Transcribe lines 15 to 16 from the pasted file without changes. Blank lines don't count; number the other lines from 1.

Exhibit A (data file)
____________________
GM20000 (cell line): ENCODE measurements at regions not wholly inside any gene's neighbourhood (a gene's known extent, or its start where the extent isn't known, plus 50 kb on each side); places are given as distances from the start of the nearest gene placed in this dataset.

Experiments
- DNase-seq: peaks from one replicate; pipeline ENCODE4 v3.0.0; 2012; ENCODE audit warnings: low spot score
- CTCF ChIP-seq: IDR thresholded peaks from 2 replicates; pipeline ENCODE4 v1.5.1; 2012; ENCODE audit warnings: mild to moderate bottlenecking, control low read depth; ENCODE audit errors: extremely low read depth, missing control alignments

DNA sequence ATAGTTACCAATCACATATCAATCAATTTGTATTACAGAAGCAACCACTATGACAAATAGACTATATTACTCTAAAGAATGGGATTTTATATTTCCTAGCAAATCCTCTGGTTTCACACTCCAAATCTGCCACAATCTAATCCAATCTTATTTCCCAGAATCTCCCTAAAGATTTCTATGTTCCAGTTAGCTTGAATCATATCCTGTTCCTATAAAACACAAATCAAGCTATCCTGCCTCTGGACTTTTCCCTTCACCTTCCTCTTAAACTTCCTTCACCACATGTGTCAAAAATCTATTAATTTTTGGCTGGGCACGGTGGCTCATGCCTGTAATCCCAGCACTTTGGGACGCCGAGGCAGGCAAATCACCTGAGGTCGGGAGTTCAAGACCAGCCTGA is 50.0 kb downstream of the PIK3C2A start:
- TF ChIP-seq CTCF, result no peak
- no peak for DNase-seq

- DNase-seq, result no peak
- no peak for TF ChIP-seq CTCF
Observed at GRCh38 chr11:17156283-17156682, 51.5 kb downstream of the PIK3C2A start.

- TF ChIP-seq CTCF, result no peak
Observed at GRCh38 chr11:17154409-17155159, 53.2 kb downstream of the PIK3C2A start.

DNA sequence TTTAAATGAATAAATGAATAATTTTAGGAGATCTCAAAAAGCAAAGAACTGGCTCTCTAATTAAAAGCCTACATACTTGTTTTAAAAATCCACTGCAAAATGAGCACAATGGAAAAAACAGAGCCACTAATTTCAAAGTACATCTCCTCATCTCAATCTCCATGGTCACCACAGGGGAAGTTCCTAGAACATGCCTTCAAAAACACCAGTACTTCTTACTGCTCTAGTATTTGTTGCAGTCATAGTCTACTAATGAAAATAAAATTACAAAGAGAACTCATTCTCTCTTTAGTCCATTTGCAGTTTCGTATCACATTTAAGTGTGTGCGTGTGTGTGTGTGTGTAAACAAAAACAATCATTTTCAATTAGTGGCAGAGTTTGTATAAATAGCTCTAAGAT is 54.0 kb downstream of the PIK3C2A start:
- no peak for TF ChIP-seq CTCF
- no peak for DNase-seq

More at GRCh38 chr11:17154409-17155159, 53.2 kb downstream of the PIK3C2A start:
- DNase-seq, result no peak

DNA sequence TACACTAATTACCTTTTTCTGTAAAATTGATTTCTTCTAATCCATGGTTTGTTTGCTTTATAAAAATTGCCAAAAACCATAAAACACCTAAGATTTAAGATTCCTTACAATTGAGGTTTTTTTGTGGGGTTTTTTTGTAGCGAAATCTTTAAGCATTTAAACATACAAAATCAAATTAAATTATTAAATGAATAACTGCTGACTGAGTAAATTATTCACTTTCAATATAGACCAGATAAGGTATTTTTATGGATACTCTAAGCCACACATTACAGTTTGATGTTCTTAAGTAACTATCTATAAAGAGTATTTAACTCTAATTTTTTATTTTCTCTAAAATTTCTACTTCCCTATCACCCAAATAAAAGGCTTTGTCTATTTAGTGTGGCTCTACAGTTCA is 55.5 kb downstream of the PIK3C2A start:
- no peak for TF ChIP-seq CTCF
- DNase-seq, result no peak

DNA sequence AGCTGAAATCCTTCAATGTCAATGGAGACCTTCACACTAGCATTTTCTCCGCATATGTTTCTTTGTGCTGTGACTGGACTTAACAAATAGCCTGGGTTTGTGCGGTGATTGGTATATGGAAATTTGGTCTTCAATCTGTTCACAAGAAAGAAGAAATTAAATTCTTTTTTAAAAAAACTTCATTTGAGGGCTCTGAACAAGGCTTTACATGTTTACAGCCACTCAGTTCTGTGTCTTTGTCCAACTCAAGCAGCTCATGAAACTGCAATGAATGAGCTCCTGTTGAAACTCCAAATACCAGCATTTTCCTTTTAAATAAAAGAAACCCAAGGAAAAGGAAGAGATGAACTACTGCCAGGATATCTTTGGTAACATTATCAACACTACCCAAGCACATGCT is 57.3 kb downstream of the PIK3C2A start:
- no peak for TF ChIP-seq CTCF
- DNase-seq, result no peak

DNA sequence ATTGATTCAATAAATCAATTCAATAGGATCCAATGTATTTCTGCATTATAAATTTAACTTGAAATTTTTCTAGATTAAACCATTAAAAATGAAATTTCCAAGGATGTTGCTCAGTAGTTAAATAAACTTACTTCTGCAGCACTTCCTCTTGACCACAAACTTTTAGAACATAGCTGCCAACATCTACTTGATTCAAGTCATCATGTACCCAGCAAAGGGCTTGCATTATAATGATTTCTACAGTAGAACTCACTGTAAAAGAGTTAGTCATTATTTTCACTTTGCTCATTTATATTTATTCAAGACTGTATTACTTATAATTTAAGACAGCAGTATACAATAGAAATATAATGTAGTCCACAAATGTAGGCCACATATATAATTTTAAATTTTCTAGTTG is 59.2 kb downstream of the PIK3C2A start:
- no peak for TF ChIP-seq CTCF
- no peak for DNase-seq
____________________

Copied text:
- no peak for DNase-seq

More at GRCh38 chr11:17154409-17155159, 53.2 kb downstream of the PIK3C2A start: